Harry Armstrong, Ofwat’s director of regulatory policy, reflects on creativity and collaboration from the first 12 months of the regulator’s Innovation Fund.

Kicking off in October 2020, Ofwat established its £200 million fund to encourage innovation while shouldering risk in getting projects off the ground amid what it saw as a broader dip in research and development funding across the water industry.

The move emphasised the need for water company-led innovation to meet climate challenges, technological advances and the demands of a growing population head on according to Ofwat’s director of regulatory policy, Harry Armstrong, who sees it as an essential means of investing in and trailing new ways of working.

“There is a real value in us explicitly laying out that we think innovation, and spend and focus on innovation, is valuable, important and central to achieving some of the things we need to and new  opportunities,” he told the 2021 Water Industry Innovation Conference.

Both the Innovation in Water and Water Breakthrough Challenges will run until 2025 with their projects and respective impacts expected to stretch beyond that.

A ‘helpful’ problem-solving mechanism

Armstrong explained that the fund’s pilot phase comprises two rounds in order for Ofwat, the wider sector and its companies to gauge whether or not value is being delivered.

The first round comprised two streams: the Innovation in Water Challenge which made £2 million available for entries between £50,000 and £250,000, and the Water Breakthrough Challenge, which offered £40 million for entries between £1 million and £10 million.

The second round offers a Catalyst Stream, £5 million available for entries between £100,000 and £1 million with winners announced mid-March 2022, and a Transform Stream, providing £34 million for entries between £1 million and £10 million, with winners announced in late April 2022.

“The Innovation Fund itself is not the silver bullet,” he caveated. “This is not a way in which we solve all of our problems, but it is a mechanism that we think is going to be helpful get the sector to a position where it is capable of solving its future challenges.”

A change in collaboration

According to Armstrong, Ofwat has “explicitly laid out” a number of key traits which he believes are central to the water sector’s capacity to innovate and which serve as general guidelines for projects entering the running for funding.

Armstrong lists openness, managing innovation risk, adaptability, scalability and deployability as key project enablers alongside demonstrable collaboration and a long-term view.

“For various reasons the sector hasn’t been fantastic at collaboration, but we’re starting to see change,” he explained. “Working together on shared problems will deliver better solutions.”

‘Very broad’ innovation themes

Reflecting on its first round of the Innovation in Water and Breakthrough challenges – and having since opened a second round of the Innovation fund – Armstrong added that there are a number of “very broad” lenses through which Ofwat is keen to see water companies craft solutions.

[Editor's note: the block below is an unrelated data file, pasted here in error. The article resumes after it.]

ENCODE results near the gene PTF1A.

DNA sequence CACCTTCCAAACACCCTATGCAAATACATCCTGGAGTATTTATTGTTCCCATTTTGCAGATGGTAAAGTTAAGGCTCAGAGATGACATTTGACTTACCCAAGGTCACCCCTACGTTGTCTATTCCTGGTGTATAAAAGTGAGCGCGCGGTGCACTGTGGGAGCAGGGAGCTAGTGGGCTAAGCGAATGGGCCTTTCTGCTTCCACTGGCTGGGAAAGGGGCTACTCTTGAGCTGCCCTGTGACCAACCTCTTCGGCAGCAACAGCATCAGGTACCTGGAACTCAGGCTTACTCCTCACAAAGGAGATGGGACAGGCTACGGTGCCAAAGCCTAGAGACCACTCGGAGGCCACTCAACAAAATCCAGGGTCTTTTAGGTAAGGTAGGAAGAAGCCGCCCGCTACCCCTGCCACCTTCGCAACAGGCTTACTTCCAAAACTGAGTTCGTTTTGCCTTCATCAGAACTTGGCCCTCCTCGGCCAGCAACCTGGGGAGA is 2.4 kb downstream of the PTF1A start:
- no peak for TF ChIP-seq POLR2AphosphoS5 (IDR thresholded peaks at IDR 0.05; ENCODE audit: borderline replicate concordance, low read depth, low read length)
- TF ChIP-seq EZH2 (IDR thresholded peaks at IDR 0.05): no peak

Though he stressed that the regulator was trying to avoid being “too directive”, he suggested that focus on climate change, delivering public value, the impact of extreme weather and pollution, unlocking the power of open data and operational resilience would be key pillars beneath best-in-class innovation moving forwards.

Additionally, having funded some 20 projects thus far – with first round funds “oversubscribed” according to Armstrong – the regular has also started to see an influx of higher risk projects that have the potential to deliver transformative benefits, but equally which may not work.

The pace of change

Greater emphasis on speed will also need to be factored into future innovation projects according to Armstrong – including what he described as a willingness to fail fast, experiment, and adapt plans more quickly when firms discover what does and doesn’t work.

Ultimately, he said that water companies following a more iterative and less linear approach to innovation in their projects – featuring more checkpoints, faster pace and better acknowledgement and management of the innovation risks – would be most likely to see projects take off.

Varied voices

Armstrong concluded that the regulator sees best-in-class water industry innovation in years to come revolving around collaboration on shared problems with organisations in other sectors – such as energy, transport and gas. “We would love to see that collaboration come through in a more formalised way,” he said.

In tandem with this, he outlined a greater need for new voices and perspectives in sector innovation – in terms of diversity of project partners, wider engagement and continued participation from all corners of the industry.

Additionally, Armstrong highlighted that, at present, water is heavily reliant on engineers and that he’d be keen to see some more projects growing from demand management and customer engagement spheres in future.

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